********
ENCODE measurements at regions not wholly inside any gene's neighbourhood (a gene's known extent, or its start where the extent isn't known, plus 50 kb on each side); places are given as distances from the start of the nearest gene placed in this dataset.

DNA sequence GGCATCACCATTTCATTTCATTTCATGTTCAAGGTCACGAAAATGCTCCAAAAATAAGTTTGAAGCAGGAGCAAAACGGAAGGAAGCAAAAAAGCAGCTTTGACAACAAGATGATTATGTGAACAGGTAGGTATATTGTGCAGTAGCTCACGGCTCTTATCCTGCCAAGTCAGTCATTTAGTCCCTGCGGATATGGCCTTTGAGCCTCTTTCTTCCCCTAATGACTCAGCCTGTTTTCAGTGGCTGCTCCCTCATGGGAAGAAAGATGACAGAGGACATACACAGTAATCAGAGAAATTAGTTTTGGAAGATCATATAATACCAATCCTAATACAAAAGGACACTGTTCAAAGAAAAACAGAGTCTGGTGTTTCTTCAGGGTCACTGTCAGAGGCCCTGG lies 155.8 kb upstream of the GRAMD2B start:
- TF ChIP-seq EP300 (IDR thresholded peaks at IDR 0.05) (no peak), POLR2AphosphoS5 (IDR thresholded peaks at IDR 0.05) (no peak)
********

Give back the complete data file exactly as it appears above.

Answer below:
ENCODE measurements at regions not wholly inside any gene's neighbourhood (a gene's known extent, or its start where the extent isn't known, plus 50 kb on each side); places are given as distances from the start of the nearest gene placed in this dataset.

DNA sequence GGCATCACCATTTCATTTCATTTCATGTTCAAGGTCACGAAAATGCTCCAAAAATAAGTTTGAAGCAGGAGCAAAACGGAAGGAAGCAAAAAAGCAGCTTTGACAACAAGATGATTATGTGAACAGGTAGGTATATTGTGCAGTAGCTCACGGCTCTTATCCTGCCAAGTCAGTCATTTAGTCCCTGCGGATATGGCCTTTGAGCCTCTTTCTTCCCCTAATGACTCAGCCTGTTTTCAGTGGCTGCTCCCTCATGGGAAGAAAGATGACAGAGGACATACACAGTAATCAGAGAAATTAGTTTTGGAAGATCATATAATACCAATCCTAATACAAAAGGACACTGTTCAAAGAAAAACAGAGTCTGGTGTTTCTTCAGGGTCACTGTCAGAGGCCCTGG lies 155.8 kb upstream of the GRAMD2B start:
- TF ChIP-seq EP300 (IDR thresholded peaks at IDR 0.05) (no peak), POLR2AphosphoS5 (IDR thresholded peaks at IDR 0.05) (no peak)